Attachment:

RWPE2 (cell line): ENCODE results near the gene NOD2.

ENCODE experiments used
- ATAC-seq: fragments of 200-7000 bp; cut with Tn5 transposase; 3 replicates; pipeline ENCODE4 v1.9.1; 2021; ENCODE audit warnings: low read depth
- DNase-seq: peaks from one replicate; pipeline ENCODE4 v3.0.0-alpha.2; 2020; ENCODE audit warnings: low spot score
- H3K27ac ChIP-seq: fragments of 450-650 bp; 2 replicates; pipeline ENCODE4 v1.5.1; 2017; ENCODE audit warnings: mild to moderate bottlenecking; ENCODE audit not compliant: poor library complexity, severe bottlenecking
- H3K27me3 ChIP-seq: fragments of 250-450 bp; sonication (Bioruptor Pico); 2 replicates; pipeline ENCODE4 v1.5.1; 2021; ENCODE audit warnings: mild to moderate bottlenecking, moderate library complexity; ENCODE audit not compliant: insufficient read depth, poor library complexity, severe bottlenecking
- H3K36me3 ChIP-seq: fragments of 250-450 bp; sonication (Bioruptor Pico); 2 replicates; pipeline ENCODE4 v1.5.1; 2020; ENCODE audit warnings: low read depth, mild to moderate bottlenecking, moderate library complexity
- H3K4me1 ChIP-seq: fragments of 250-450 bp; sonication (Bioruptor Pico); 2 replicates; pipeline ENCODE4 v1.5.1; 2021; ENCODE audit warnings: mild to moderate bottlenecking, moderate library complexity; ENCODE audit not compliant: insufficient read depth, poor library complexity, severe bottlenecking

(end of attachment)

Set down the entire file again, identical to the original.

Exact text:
RWPE2 (cell line): ENCODE results near the gene NOD2.

ENCODE experiments used
- ATAC-seq: fragments of 200-7000 bp; cut with Tn5 transposase; 3 replicates; pipeline ENCODE4 v1.9.1; 2021; ENCODE audit warnings: low read depth
- DNase-seq: peaks from one replicate; pipeline ENCODE4 v3.0.0-alpha.2; 2020; ENCODE audit warnings: low spot score
- H3K27ac ChIP-seq: fragments of 450-650 bp; 2 replicates; pipeline ENCODE4 v1.5.1; 2017; ENCODE audit warnings: mild to moderate bottlenecking; ENCODE audit not compliant: poor library complexity, severe bottlenecking
- H3K27me3 ChIP-seq: fragments of 250-450 bp; sonication (Bioruptor Pico); 2 replicates; pipeline ENCODE4 v1.5.1; 2021; ENCODE audit warnings: mild to moderate bottlenecking, moderate library complexity; ENCODE audit not compliant: insufficient read depth, poor library complexity, severe bottlenecking
- H3K36me3 ChIP-seq: fragments of 250-450 bp; sonication (Bioruptor Pico); 2 replicates; pipeline ENCODE4 v1.5.1; 2020; ENCODE audit warnings: low read depth, mild to moderate bottlenecking, moderate library complexity
- H3K4me1 ChIP-seq: fragments of 250-450 bp; sonication (Bioruptor Pico); 2 replicates; pipeline ENCODE4 v1.5.1; 2021; ENCODE audit warnings: mild to moderate bottlenecking, moderate library complexity; ENCODE audit not compliant: insufficient read depth, poor library complexity, severe bottlenecking